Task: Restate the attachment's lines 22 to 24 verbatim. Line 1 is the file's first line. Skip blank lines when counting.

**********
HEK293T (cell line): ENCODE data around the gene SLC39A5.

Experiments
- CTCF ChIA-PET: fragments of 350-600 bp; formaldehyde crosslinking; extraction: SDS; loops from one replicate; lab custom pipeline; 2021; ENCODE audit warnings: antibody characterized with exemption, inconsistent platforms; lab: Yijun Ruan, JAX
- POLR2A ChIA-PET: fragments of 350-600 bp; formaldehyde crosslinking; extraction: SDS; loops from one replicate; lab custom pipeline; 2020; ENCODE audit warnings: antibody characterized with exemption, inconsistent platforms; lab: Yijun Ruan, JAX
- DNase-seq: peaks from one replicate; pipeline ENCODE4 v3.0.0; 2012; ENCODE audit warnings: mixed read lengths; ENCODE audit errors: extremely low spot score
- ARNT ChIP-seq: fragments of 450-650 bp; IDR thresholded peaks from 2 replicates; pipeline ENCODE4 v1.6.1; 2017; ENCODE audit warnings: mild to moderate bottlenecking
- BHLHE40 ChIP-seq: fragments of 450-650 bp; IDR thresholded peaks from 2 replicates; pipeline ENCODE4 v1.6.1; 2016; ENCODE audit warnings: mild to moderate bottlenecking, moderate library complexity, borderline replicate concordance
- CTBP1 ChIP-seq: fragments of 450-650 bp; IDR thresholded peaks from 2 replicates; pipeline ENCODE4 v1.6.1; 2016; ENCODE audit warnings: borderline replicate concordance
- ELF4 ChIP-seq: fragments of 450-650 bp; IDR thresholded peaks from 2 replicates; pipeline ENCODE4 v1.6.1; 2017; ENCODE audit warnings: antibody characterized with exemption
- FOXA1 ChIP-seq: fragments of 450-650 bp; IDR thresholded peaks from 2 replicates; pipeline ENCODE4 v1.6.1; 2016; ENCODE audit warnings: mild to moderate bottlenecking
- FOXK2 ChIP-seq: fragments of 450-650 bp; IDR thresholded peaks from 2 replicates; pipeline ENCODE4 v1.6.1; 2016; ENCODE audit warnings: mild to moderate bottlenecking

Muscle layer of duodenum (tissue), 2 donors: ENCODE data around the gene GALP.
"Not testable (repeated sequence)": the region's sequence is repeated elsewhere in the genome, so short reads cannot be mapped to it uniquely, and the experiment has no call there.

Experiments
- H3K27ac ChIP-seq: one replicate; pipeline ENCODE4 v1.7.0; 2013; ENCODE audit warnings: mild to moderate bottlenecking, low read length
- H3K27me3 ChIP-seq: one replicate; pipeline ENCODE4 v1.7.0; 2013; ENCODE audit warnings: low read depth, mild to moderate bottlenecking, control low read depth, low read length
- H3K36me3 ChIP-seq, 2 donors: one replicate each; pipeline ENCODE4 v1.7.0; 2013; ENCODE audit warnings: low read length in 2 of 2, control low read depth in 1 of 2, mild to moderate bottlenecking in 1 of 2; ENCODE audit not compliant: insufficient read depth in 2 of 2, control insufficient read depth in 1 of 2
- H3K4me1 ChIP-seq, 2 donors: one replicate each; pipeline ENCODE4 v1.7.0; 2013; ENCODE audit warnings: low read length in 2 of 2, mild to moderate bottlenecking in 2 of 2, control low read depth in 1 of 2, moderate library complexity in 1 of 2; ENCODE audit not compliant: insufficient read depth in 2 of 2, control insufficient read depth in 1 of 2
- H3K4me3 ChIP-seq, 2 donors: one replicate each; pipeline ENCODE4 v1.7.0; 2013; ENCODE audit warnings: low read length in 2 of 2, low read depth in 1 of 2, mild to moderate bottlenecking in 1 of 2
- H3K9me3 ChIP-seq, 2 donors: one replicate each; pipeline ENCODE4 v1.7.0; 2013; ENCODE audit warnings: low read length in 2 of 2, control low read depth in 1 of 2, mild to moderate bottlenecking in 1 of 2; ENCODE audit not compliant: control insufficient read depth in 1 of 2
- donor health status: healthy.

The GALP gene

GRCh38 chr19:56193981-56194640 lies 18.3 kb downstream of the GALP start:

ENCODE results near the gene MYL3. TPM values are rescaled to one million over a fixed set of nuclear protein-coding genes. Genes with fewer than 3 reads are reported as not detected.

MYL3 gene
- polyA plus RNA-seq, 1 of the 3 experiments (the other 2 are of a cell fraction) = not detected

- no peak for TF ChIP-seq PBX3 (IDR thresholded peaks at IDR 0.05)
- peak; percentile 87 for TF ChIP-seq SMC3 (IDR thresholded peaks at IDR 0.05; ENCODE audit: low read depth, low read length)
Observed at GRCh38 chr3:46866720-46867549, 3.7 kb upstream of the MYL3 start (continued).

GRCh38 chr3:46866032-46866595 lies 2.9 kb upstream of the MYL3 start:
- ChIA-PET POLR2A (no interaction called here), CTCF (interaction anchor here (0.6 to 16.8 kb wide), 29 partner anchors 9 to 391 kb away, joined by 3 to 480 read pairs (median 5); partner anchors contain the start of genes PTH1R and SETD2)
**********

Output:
The GALP gene

GRCh38 chr19:56193981-56194640 lies 18.3 kb downstream of the GALP start:

ENCODE results near the gene MYL3. TPM values are rescaled to one million over a fixed set of nuclear protein-coding genes. Genes with fewer than 3 reads are reported as not detected.